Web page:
That’s pretty much it. Normally I’d add static grass and maybe detail out some rocks at this point, but time and difficult locating that batch of supplies were against me. Overall, about an 80% delivery bar. Plenty of things to come back and touch up if desired, but consistent finish that seems intentional achieved.
I hope this has answered more questions than it’s raised.
I was thrilled that someone had seen shots of my custom from this article in Vinyl Pulse
He came to SDCC and asked for it specifically at Squid Kids booth. Thanks so much!
And thanks to Nate for having brought it to the show!
Also, the reason the image on the right is there, is that at the time of the custom show last year, I was working on artwork for a board game that’s due out any day now from Inner Kingdom Games, and painted the custom up as sort of a cross-promotional thing.
If you’re interested in the game, check it out here, shipping in time for Gen Con, it looks like.
Comic Con International (SDCC) has come and gone.
I have to admit, it was really wild to look back at last year, where I showed up and knew almost nobody, to now being surrounded by a tremendous amount of talent, encouragement, and inspiration.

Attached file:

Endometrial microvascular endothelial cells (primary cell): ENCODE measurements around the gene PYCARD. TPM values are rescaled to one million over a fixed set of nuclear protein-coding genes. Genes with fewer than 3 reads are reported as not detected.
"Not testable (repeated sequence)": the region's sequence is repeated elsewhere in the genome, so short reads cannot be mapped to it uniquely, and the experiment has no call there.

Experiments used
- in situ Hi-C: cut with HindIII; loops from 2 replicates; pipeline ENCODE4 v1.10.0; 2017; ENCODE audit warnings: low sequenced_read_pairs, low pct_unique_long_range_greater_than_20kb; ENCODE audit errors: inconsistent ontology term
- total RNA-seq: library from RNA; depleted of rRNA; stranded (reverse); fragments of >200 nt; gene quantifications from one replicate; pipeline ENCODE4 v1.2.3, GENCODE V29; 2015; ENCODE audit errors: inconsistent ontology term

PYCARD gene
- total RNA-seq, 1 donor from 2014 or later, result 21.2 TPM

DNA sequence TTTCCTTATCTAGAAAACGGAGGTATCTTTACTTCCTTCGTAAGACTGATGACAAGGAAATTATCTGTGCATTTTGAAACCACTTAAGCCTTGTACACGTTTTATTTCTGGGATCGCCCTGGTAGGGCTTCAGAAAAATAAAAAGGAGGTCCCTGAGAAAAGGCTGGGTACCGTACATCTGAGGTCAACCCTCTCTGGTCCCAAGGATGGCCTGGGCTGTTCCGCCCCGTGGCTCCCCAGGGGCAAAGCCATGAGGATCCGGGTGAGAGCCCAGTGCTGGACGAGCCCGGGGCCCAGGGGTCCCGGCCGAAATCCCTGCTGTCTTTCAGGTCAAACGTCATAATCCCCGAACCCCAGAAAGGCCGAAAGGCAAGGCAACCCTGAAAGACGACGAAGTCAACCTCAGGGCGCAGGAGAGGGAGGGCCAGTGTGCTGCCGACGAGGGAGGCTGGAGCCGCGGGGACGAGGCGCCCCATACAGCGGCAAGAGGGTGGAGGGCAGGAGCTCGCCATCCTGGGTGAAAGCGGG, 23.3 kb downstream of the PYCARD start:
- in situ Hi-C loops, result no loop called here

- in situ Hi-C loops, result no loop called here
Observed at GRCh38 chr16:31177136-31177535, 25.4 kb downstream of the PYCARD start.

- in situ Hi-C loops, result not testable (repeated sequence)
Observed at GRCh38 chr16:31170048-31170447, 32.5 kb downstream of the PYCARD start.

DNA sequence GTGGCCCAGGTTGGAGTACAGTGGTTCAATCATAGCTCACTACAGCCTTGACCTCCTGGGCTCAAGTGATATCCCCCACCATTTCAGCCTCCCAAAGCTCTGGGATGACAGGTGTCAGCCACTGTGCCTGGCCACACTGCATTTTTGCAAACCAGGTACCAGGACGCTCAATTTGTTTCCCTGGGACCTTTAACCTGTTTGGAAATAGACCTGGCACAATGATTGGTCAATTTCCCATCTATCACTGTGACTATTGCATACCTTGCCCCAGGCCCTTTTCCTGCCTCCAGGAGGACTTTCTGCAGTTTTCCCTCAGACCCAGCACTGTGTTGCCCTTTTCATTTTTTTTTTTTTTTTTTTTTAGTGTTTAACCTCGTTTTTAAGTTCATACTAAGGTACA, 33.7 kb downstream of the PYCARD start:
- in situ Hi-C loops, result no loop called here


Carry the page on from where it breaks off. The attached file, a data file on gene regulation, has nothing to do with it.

I’m not going to start naming names, because there’s way too many, and I’m going to forget someone, but thanks to everyone for the kind words and welcome. It’s amazing how many just genuinely nice people there are in this scene.
Special thanks to Kuso Vinyl for deeming me worthy of filling a couple signing time slots (and the rest of the crew there), and to Dragatomi for throwing a killer Kareoke party. All the sponsors rock, and I got a really sweet goody bag for being the first person to grab the microphone.
Overall, I had a really great time, and look forward to next year, and to Designer Con this November!
Below you’ll find some additional images of sketches and DIY Doodles done in the Kuso booth on Thursday and Friday. Click Through to look at it higher rez or as individual pics scattered throughout my SDCC 2011 photoset.
On-the-spot sketching at Kuso Vinyl., originally uploaded by valleydweller.
There are a total of 21 hand-made button packs in this edition. Each pack will be signed and numbered on the back of the header card.
Each pack contains 3 carefully shuffled and sorted buttons on a hand painted and cut display board, and are sealed in a bag guarded by a pair of Kuso Customs and a neatly crimped length of wire.
They will be available on Thursday between 4pm and 5:30pm and on Friday between 5pm and 6pm at booth 605 during signings.
The packs retail for $5 and are intended for neato nostalgia factor. Individual buttons will be available to pick and wear from the non-editioned pile for $1 each.